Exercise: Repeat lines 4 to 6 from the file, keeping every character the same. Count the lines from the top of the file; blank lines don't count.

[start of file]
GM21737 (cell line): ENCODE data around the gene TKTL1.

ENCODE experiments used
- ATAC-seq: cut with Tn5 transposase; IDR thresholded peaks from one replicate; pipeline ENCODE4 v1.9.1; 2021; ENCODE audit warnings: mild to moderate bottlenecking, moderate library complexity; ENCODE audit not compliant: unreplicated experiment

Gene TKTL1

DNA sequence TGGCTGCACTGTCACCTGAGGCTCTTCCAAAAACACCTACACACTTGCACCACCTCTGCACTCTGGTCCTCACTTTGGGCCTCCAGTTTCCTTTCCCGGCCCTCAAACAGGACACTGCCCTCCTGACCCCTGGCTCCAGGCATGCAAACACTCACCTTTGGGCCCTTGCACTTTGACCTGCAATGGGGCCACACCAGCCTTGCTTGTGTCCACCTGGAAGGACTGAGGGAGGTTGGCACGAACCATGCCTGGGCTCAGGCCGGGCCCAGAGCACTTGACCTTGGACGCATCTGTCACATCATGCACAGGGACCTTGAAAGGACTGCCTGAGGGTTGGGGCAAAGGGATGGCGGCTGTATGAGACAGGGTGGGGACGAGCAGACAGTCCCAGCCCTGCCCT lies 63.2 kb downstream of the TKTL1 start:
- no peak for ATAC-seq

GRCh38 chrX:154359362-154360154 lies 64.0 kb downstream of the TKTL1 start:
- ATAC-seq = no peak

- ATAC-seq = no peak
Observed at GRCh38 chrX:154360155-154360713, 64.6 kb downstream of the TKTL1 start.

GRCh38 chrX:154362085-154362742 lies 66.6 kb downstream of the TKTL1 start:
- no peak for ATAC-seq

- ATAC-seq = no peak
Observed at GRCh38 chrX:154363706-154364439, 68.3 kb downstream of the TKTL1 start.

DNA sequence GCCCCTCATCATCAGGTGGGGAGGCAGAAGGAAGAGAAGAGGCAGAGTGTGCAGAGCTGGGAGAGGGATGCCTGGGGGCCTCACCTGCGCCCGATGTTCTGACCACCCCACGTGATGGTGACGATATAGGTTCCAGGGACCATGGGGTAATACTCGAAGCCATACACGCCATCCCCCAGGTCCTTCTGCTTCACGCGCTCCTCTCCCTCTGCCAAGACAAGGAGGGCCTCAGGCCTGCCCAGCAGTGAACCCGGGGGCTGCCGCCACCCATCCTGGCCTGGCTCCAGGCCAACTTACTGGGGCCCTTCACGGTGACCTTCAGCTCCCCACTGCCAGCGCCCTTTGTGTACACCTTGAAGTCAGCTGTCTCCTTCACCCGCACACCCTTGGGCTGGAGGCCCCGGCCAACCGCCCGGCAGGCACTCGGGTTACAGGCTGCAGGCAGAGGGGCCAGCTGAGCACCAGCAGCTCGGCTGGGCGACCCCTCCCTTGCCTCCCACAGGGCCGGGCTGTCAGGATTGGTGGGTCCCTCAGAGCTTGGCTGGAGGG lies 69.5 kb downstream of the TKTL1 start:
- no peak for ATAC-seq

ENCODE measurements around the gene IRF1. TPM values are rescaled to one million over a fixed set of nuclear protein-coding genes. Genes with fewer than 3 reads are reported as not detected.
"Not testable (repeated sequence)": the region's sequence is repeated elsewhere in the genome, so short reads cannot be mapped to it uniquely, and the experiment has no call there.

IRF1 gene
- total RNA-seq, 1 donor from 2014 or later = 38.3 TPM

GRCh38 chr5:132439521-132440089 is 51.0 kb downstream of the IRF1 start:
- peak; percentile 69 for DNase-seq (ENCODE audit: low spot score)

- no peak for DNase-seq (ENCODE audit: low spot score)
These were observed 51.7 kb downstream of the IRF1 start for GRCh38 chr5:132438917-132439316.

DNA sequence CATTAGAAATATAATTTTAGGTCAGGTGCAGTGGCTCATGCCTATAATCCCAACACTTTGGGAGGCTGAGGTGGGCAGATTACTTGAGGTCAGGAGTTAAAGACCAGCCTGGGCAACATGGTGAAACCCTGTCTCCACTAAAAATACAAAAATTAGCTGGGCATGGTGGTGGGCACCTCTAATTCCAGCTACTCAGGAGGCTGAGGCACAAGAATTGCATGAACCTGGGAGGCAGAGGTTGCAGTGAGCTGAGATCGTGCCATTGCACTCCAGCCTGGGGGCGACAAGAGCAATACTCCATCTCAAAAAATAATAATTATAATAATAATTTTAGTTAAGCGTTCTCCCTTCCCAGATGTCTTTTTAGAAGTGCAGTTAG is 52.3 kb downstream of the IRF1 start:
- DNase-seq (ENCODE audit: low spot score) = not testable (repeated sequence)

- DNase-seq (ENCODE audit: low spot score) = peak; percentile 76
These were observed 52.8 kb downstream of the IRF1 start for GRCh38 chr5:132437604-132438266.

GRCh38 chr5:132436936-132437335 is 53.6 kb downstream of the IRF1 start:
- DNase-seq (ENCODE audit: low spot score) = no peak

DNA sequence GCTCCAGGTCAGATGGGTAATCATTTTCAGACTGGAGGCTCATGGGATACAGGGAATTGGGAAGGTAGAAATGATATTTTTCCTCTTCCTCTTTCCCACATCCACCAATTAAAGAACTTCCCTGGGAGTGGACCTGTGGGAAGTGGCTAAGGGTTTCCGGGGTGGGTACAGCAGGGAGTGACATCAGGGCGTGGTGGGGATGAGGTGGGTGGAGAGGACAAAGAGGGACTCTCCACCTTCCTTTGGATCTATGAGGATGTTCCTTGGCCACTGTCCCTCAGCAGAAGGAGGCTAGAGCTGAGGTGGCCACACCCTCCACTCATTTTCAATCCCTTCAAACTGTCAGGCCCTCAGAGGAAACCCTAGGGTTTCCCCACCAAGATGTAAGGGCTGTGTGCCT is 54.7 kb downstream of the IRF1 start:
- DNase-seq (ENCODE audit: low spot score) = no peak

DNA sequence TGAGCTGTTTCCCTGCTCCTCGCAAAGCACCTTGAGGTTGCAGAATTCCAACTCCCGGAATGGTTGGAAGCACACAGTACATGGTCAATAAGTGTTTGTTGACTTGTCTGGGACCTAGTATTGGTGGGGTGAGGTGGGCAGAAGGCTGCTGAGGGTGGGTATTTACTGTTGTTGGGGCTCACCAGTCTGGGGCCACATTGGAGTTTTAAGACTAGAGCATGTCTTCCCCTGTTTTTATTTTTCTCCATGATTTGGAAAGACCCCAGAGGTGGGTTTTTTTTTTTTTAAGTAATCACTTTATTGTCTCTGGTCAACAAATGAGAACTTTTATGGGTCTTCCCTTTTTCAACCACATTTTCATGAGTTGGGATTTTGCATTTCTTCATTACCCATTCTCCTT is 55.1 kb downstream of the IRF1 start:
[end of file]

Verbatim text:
Gene TKTL1

DNA sequence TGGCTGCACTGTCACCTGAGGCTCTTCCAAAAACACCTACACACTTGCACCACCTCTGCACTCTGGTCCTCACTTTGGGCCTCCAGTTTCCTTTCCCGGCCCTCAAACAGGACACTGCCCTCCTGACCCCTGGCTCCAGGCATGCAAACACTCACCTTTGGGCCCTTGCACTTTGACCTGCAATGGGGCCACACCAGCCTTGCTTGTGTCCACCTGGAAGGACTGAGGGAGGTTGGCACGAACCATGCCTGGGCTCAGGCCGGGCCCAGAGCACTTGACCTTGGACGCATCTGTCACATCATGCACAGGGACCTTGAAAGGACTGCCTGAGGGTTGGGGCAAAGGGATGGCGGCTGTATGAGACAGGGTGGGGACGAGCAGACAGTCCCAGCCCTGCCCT lies 63.2 kb downstream of the TKTL1 start:
- no peak for ATAC-seq